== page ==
I meant to post this review yesterday, but got distracted:
As children we begin drawing at a very basic level. Often we will start off with stick figures. We are beginning to comprehend how to recreate what we are seeing in the world. The stick figure concept is very basic as it acknowledges that people have arms and legs. Gradually as children begin to draw and see others drawings they will develop their skills. Their characters will begin to take greater shape, showing their capacity for another level of perception.
In her book Classic Human Anatomy in Motion, Valerie L. Winslow takes those artists that are interested in a more realistic approach to drawing on a deeper level. The book is broken up into sections, each of which builds upon each other to give a comprehensive picture. One section I found particularly helpful was of the skeletal system. While the text is detailed and academic, she also provides drawings that aid the readers comprehension. These drawings will compare a certain bone to an object that is of similar shape; for example the similarity between the brain case and an ostrich egg or a jaw bone and a horseshoe. Also included are diagrams of how the bones change position during movement.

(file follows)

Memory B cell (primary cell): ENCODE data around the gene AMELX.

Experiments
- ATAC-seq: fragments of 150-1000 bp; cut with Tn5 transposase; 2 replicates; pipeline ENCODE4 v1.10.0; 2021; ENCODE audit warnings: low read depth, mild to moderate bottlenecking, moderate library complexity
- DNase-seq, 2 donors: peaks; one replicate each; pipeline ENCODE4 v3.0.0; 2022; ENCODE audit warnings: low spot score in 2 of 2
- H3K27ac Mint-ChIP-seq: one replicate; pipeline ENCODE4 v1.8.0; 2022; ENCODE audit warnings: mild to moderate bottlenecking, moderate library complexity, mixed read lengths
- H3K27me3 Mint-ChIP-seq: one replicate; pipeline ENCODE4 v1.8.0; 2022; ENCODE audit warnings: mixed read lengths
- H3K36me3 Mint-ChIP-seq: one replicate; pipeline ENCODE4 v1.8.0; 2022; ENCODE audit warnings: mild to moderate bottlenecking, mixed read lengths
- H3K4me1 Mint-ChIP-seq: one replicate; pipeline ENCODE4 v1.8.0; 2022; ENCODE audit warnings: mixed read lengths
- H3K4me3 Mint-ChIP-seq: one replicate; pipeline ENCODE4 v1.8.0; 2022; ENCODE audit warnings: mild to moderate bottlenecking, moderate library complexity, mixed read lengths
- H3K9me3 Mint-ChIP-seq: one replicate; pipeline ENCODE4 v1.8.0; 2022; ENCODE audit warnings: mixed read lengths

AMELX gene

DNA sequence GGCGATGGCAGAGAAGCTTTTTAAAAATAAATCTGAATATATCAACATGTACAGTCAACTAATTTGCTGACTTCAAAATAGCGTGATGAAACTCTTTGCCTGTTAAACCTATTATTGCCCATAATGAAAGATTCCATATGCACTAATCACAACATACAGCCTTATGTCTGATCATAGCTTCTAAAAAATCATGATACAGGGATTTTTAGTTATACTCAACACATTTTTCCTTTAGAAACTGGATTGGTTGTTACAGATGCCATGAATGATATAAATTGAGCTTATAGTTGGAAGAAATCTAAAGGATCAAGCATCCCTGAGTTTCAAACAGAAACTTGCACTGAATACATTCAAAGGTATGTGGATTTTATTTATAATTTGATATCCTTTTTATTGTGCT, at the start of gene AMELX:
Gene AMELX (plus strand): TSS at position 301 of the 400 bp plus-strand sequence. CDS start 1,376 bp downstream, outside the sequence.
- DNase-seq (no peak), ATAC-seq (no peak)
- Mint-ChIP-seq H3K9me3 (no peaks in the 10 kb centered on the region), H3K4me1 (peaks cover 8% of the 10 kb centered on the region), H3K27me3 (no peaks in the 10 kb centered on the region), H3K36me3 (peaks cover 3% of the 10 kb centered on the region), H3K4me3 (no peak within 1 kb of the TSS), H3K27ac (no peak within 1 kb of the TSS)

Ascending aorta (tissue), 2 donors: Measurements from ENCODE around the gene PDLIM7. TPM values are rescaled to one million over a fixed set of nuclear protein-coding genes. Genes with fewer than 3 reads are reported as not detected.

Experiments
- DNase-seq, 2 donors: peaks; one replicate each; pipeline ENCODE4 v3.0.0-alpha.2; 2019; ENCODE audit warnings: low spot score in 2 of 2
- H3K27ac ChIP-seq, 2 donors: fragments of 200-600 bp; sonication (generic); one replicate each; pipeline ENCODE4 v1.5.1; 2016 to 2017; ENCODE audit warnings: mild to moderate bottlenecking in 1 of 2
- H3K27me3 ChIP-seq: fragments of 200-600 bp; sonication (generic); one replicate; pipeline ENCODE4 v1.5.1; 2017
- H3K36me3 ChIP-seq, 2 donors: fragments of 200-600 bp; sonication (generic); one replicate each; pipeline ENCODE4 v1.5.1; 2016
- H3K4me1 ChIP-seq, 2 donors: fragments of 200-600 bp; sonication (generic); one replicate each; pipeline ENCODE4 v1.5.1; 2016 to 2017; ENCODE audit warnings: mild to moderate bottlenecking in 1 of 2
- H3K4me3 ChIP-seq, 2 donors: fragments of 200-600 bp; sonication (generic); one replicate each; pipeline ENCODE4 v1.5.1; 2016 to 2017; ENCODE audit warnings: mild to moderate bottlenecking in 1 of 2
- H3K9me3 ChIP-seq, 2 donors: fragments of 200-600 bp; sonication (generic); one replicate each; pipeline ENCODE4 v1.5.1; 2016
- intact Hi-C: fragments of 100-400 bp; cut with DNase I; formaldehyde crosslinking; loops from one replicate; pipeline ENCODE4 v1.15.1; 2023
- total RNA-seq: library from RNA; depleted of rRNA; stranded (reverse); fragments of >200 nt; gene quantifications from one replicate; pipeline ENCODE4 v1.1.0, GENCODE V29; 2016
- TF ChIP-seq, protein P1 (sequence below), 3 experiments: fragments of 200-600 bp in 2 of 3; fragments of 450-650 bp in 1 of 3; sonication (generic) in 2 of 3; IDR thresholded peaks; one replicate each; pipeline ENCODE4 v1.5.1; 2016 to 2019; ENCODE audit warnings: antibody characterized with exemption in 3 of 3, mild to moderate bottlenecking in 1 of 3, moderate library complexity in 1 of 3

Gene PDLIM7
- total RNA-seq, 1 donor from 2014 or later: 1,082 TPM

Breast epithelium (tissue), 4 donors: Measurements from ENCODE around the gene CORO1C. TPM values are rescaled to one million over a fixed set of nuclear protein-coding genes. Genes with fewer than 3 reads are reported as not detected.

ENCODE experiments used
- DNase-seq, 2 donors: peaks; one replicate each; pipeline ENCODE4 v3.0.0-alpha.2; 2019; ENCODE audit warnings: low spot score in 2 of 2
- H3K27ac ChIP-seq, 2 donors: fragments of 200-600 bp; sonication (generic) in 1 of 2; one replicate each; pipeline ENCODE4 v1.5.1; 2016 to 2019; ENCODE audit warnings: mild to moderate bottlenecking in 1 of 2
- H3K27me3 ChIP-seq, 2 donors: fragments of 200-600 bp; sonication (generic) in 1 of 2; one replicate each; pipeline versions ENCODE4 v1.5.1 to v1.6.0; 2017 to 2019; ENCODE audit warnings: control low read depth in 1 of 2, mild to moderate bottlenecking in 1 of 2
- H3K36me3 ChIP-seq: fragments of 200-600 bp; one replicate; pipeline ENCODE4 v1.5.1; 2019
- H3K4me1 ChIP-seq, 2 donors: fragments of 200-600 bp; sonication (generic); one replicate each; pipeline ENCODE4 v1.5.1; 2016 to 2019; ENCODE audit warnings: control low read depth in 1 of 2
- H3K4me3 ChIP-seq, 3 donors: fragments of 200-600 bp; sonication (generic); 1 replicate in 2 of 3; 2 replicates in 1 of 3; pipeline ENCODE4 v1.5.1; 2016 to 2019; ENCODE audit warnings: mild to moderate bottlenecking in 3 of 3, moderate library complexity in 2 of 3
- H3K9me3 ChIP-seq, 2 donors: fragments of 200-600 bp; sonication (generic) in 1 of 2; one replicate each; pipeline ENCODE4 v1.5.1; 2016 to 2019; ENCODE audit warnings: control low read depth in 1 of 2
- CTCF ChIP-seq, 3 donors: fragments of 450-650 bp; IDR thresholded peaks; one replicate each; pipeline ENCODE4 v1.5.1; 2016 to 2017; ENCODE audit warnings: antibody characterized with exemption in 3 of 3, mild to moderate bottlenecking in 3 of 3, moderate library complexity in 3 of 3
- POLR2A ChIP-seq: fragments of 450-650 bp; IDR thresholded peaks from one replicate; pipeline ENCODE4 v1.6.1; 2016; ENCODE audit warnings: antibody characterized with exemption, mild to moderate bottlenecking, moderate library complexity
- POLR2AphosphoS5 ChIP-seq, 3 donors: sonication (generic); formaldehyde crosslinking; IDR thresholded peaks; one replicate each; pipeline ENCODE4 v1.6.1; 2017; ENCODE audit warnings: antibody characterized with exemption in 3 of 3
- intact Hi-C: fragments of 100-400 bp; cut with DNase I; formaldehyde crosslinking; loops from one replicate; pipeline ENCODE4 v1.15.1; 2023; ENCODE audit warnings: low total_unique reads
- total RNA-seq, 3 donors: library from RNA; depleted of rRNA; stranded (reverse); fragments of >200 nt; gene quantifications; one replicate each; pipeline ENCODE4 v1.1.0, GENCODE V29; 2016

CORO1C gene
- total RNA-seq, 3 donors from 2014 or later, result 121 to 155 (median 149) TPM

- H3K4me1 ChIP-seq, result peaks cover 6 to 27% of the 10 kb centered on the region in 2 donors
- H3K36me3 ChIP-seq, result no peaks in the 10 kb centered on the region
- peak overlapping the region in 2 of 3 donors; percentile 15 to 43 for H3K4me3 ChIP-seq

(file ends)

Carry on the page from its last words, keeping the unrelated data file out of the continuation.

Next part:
The remainder of the book is mostly broken into muscle groups. Each of these sections give diagrams of their respective body group, the name of the muscle, its’ function in everyday life, and how they work in tandem with other muscles.
The text can be very academic and should be since much of the book is educating the reader on anatomy. I felt that the diagrams, pictures, and analogies were useful. As I went through this book I had a sketch book next to me so I could practice as I read and examined the diagrams. I definitely feel like I have a better understanding of drawing a more realistic human being.
“I received this book free from the Blogging for Books program in exchange for this review.”